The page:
What does this measure?
The number of students graduating after four years of high school, expressed as a percentage of their cohort. A cohort is a class of ninth-graders beginning high school in the same academic year.
Why is this important?
High school graduation is the culmination of a successful K-12 education and the gateway to college or employment. Students who do not graduate face the prospect of unemployment or low-paying jobs. There are persistent gaps in academic achievement among students of different races, ethnicities and incomes.
How is our county doing?
About 90% of the 2017 cohort graduated in Essex County in 2021. Students from low-income backgrounds graduated at a lower rate, 83% in 2021, though that was up significantly from 61% in 2006. Hispanic students in the 2017 cohort graduated at a lower rate (83%) in 2021 compared to 95% of Asian students 93% of white students, and 92% of African American students. These disparities were comparable to rates at the state level, although Essex County's rate among African American students was 8 points higher than the state.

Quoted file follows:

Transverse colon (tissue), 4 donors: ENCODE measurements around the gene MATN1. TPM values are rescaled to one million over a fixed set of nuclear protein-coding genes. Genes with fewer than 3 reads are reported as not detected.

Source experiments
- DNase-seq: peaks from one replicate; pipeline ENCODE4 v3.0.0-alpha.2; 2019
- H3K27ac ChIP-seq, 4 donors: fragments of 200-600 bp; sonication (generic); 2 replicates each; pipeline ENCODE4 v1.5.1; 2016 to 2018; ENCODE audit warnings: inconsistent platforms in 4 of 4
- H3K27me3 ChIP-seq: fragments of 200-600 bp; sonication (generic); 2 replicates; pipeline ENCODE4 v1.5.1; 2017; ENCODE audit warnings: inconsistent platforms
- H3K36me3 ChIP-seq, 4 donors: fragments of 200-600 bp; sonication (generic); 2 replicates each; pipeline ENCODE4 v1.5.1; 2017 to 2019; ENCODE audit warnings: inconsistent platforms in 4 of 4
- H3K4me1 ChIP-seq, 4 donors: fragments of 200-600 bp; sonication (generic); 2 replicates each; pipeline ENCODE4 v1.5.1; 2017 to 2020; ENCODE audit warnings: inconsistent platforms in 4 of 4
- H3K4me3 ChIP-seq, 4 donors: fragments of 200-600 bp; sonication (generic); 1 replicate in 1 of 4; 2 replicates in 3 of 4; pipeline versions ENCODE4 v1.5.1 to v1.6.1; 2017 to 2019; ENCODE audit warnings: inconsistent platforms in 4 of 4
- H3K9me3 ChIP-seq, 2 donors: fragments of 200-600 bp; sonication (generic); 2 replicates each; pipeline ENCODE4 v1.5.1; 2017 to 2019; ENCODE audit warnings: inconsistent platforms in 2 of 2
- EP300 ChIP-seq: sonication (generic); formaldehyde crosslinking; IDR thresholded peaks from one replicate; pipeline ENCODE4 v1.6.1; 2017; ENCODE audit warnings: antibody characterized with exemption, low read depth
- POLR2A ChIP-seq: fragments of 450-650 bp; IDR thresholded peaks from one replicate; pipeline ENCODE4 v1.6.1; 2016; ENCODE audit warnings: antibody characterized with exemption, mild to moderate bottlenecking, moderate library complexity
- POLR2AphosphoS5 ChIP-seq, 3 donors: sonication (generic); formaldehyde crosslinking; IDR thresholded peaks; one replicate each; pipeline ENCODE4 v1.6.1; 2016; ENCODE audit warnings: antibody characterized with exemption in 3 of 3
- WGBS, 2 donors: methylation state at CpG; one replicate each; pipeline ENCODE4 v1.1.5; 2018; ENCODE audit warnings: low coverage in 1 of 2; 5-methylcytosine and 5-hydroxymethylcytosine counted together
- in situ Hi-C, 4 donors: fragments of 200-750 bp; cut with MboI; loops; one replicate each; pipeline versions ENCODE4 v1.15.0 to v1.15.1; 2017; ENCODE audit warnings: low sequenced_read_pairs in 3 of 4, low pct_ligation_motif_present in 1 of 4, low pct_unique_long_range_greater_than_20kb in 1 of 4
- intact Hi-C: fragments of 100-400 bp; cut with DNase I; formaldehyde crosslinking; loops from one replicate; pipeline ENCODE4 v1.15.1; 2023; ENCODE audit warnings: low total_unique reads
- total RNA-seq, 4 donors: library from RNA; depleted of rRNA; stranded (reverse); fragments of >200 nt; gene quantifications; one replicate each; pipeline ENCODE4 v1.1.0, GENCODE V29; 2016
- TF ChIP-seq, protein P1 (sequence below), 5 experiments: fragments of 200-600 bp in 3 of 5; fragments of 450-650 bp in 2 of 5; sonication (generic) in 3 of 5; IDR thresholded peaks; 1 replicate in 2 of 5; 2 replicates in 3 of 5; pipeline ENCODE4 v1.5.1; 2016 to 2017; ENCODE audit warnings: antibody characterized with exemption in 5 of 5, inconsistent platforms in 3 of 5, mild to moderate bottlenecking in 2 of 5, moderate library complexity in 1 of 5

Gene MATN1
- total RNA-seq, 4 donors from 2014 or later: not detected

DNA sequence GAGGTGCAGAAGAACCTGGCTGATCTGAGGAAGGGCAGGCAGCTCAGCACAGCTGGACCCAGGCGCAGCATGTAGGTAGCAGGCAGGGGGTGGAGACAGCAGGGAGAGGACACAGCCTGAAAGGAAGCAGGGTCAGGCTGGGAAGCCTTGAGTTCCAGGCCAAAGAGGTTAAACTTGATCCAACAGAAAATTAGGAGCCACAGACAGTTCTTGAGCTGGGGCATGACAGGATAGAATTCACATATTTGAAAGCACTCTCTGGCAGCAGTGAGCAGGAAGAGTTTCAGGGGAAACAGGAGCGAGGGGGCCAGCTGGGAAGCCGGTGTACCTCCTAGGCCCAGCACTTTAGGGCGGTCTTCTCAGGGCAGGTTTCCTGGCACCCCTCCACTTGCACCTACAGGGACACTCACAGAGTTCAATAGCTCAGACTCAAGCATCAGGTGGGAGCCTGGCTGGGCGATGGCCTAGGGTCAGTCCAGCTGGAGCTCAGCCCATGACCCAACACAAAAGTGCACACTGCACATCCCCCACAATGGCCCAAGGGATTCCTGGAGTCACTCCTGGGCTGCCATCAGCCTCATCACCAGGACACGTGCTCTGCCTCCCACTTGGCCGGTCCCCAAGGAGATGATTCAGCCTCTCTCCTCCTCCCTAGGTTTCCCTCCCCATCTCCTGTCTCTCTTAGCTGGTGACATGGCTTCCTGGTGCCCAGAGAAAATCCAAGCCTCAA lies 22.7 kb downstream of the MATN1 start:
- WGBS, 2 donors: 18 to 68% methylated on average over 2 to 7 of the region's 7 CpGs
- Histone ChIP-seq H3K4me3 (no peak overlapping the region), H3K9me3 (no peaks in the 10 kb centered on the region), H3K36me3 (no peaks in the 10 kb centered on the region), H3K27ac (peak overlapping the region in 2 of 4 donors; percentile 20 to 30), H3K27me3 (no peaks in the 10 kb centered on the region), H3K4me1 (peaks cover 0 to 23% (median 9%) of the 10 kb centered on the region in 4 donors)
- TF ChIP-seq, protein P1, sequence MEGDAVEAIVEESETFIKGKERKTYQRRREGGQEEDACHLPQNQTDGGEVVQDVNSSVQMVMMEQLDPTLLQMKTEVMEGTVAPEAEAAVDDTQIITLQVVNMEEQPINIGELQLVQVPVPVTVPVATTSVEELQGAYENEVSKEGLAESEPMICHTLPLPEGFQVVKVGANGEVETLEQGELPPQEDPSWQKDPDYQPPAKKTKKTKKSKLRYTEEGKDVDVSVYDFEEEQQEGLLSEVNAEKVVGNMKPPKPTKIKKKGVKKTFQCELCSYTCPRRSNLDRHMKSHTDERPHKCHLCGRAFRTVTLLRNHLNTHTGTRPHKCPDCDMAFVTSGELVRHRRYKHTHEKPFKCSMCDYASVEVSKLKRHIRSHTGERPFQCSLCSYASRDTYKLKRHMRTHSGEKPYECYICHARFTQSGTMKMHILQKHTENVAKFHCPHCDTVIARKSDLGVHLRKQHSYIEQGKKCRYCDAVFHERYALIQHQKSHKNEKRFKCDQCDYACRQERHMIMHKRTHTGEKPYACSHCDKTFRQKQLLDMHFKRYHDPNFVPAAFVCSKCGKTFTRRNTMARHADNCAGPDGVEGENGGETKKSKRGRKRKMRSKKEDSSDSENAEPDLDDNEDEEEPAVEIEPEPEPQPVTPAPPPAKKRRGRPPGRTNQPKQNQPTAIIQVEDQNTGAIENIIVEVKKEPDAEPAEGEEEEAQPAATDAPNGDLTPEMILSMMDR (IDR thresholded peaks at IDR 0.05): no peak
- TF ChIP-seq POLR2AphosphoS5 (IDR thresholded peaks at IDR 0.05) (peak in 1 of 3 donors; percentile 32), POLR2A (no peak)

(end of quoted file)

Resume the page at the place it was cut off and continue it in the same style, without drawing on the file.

How do we compare to similar counties?
Essex County's overall graduation rate was a bit lower than Middlesex, MA, which had a rate at 93% in 2021. Disparities across groups in Essex and Middlesex were similar. No data was immediately available for Lake, IL or Westchester, NY.
Why do these disparities exist?
Studies point to a variety of factors believed to contribute to disparities in graduation rates and other measures of student achievement. School systems in the United States are highly segregated, and students of color disproportionately attend schools with high proportions of low-income students who may not have benefited from early learning opportunities at the same rate as other students. Schools also have different levels of resources ranging from qualified/experienced teachers to advanced courses to facilities and technology, and schools with large Black and Latino populations often have lower levels. In addition, teachers across all school systems tend to be disproportionately white, and teaching practices and curriculum may not be culturally relevant to students of color.
Notes about the data
Students are included in the cohort based on the year they entered Grade 9. Students are transferred in or out of cohorts if they transfer schools. Students who earn a GED or Certificate of Attainment are not counted as graduates. Students are considered economically disadvantaged if their family participates in one or more of the following state-administered programs: the Supplemental Nutrition Assistance Program (SNAP); the Transitional Assistance for Families with Dependent Children (TAFDC); the Department of Children and Families' (DCF) foster care program; or MassHealth (Medicaid).